The Leghorn Girls
These leghorn hens; Cara, Ellen, Florence, Hillary, Jesse, Laverne, Sara, Valerie, and Cordelia; came from a highly concentrated factory farm and were kept crammed together in filthy battery cages. Leghorns are perhaps the most intensely bred for high egg production. They lay about 300 eggs per year each. This is very difficult on their bodies and battery cage hens are typically considered “spent” between 12 and 18 months. Due to the loss of calcium and nutrition that comes with egg production, these hens can suffer from osteoporosis and broken bones. When they arrived, their feathers were ragged, and they were thin and in poor condition. With plenty of extra high protein treats, these hens gained weight and their feather quality improved. They now spend their days foraging in the grass under the watchful eye of Brewster the rooster.
- Chickens form friendships and social hierarchies, recognize one another, develop a pecking order, and can remember the faces and ranks of more than 100 other birds!
- Chickens have a cultural knowledge that they pass down from generation to generation, which helps them avoid harmful foods.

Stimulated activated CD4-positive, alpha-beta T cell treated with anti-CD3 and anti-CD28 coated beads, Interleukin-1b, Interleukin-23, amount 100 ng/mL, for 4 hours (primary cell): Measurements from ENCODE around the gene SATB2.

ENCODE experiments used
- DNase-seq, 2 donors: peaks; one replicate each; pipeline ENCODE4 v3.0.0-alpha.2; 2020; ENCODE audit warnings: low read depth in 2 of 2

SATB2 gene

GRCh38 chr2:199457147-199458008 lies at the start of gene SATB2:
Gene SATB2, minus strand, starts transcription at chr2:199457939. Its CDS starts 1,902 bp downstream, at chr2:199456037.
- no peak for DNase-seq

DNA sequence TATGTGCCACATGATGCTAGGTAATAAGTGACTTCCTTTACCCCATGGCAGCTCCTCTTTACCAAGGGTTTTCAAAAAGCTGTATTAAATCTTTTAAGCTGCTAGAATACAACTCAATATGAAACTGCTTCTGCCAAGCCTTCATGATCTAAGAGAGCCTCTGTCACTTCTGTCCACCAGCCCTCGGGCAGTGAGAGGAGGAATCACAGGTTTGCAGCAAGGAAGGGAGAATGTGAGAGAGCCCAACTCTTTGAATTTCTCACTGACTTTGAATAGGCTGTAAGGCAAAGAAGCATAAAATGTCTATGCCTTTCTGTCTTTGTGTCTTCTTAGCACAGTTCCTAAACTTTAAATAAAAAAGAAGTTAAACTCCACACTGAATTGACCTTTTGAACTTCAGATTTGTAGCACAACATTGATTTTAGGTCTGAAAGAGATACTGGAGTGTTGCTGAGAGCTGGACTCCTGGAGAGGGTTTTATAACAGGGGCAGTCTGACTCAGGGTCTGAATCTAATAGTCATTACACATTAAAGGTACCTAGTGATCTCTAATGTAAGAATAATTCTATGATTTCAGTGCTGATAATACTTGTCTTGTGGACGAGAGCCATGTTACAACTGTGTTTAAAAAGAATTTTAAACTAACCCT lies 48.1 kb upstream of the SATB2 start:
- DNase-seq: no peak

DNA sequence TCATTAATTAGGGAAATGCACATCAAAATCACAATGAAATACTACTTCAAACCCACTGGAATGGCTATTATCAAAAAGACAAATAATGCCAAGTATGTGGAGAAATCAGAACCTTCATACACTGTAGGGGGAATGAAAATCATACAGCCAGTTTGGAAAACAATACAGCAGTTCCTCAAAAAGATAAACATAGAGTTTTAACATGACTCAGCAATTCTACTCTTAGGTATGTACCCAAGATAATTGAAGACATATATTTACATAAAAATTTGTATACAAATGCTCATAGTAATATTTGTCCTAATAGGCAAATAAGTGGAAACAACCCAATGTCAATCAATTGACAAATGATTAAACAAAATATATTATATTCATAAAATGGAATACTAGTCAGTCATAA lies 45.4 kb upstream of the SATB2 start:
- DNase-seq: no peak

- Chickens have dozens of different vocalizations to communicate. There are different sounds for danger approaching from land, sky, and water and mother hens begin teaching these to her chicks before they even hatch. Mother hens cluck softly to their chicks before they hatch and they chirp back to her and to each other from inside their shells.
- It’s a rooster’s job to protect his flock from potential danger. At Charlie’s Acres, Brewster calls all of the hens inside if he spots a hawk overhead. He will also taste test new foods for them to make sure that it is safe to eat. Once Brewster determines that the food is safe, he guards his family while they eat without fear.
A flock of chickens can be a wonderful addition to your life. Chickens are intelligent and curious, and each has a distinct personality. They’ll keep your garden free of pests (and well fertilized) and bring a smile to your face every day!